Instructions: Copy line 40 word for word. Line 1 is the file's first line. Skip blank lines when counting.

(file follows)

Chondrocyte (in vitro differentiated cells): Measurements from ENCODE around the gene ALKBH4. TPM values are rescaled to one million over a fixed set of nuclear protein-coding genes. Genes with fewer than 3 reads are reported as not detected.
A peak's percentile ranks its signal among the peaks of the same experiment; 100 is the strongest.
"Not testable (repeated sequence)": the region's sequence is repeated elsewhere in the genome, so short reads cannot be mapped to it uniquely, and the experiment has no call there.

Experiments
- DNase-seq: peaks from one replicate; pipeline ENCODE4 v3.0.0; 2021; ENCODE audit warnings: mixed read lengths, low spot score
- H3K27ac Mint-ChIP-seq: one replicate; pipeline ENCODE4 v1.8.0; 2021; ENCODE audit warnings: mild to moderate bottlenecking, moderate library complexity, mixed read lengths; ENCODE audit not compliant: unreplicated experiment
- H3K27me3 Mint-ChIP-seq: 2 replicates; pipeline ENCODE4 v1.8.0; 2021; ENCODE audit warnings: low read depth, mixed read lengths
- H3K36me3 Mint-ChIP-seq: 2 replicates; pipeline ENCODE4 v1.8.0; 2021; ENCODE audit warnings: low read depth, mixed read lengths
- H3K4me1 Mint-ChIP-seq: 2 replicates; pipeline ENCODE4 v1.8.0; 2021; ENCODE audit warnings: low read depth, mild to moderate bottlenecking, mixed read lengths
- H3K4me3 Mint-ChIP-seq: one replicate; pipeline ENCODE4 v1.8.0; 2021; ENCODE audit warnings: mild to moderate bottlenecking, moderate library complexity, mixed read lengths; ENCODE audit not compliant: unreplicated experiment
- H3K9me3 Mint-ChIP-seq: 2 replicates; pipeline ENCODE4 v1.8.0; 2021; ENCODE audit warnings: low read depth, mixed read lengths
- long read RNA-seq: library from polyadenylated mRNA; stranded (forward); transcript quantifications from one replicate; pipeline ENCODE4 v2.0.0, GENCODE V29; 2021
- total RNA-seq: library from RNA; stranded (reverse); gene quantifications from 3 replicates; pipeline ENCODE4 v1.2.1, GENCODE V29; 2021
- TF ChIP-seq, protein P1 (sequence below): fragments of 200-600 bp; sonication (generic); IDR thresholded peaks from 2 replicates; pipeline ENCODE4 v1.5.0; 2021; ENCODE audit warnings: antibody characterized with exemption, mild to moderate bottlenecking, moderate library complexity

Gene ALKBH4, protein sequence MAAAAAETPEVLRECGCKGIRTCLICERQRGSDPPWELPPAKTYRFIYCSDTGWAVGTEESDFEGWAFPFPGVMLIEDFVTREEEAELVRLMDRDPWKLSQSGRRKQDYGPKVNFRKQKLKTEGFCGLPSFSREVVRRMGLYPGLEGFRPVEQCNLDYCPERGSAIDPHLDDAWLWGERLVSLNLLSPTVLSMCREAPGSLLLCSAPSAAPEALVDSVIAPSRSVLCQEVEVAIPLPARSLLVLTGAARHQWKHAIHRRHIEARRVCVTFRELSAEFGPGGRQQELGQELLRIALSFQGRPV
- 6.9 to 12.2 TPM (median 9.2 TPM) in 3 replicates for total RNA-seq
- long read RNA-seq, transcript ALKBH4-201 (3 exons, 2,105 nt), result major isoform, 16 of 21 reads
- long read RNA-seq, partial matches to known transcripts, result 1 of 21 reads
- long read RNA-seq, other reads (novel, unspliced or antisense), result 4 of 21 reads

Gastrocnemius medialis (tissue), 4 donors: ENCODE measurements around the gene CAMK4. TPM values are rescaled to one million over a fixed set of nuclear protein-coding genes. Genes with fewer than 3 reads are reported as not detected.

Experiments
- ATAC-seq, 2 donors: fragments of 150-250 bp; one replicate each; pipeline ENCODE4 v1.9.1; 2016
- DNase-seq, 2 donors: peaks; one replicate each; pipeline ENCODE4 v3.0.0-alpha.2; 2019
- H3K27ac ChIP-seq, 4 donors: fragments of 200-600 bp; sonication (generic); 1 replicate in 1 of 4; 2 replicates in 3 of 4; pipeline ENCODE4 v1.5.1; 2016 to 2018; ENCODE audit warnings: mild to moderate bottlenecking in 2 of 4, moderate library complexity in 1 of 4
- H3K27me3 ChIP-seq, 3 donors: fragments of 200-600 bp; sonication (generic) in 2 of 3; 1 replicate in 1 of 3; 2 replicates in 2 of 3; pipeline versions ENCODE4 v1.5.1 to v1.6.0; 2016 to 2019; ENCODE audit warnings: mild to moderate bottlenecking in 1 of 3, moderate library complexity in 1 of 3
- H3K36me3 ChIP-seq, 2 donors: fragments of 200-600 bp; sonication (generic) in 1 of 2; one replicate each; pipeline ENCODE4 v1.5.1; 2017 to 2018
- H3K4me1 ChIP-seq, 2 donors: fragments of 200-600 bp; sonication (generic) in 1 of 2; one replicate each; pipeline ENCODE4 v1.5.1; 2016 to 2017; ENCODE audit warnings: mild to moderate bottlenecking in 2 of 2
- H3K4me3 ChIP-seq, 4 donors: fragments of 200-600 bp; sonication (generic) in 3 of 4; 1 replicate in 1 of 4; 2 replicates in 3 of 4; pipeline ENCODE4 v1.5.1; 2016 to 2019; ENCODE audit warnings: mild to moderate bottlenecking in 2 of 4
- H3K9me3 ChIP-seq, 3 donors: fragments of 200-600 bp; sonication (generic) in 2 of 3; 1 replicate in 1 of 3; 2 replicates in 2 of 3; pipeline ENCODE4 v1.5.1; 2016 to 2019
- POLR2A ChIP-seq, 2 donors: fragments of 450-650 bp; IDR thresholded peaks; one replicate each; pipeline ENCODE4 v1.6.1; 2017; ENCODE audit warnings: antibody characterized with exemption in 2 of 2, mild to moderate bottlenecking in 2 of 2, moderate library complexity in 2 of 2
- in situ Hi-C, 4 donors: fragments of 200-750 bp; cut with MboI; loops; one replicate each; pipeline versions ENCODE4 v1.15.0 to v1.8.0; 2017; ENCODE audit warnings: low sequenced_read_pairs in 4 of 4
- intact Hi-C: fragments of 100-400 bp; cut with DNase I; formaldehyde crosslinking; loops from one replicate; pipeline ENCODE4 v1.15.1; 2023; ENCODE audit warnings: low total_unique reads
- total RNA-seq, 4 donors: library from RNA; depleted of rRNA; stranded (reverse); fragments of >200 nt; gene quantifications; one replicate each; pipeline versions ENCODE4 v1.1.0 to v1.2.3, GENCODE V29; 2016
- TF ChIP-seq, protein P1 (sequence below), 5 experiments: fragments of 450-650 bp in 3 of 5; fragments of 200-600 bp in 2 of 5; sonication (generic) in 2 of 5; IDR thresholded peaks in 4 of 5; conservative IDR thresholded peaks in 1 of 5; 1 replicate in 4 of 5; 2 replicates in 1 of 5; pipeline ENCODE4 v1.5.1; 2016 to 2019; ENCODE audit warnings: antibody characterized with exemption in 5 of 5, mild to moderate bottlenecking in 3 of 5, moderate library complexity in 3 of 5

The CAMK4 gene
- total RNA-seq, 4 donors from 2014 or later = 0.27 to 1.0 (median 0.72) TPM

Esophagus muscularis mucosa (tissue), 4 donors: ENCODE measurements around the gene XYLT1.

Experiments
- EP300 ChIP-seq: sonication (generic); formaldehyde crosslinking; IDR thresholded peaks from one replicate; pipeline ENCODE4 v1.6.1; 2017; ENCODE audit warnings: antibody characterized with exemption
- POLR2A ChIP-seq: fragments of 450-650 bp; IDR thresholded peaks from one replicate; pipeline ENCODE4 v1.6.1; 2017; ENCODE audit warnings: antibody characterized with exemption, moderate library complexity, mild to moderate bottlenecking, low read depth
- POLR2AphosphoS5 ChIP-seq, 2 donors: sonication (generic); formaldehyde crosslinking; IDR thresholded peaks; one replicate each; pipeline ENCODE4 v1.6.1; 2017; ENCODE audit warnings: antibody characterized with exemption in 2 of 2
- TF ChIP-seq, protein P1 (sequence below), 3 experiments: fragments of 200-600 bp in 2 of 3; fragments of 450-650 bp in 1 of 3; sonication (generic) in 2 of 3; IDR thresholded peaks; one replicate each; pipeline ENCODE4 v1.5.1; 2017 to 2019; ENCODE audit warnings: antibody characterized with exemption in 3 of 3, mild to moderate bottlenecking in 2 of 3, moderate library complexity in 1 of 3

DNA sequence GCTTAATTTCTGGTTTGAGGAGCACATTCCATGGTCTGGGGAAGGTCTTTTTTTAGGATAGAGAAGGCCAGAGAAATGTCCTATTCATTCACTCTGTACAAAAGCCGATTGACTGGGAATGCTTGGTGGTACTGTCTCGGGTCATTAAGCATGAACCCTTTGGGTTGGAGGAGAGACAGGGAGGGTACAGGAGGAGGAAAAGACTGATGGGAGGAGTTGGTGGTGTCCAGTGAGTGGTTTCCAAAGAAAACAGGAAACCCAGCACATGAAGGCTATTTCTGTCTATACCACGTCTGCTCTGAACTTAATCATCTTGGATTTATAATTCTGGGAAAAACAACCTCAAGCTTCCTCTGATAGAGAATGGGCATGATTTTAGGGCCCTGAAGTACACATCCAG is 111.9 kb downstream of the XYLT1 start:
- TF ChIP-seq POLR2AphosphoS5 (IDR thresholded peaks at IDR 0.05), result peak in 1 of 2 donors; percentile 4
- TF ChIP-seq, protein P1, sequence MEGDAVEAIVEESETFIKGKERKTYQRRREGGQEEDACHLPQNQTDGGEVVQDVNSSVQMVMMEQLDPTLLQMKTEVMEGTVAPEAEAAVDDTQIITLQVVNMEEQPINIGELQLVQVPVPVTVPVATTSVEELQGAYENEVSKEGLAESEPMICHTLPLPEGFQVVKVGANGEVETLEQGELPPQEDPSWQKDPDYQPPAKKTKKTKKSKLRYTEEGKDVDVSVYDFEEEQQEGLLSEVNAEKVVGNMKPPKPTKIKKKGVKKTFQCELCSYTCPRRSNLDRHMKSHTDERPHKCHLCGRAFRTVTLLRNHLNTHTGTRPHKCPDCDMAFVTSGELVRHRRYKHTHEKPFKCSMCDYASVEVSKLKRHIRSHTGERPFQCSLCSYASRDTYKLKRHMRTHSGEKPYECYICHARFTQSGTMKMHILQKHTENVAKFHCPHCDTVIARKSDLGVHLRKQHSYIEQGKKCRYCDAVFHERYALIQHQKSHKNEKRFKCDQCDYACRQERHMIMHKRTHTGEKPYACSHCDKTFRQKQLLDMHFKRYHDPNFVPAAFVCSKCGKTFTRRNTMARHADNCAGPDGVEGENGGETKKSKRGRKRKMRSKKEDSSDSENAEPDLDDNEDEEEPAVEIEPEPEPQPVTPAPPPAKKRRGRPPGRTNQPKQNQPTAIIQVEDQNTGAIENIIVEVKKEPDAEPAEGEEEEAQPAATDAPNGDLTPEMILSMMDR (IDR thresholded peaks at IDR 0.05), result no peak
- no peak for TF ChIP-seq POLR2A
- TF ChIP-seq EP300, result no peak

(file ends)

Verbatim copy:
- POLR2A ChIP-seq: fragments of 450-650 bp; IDR thresholded peaks from one replicate; pipeline ENCODE4 v1.6.1; 2017; ENCODE audit warnings: antibody characterized with exemption, moderate library complexity, mild to moderate bottlenecking, low read depth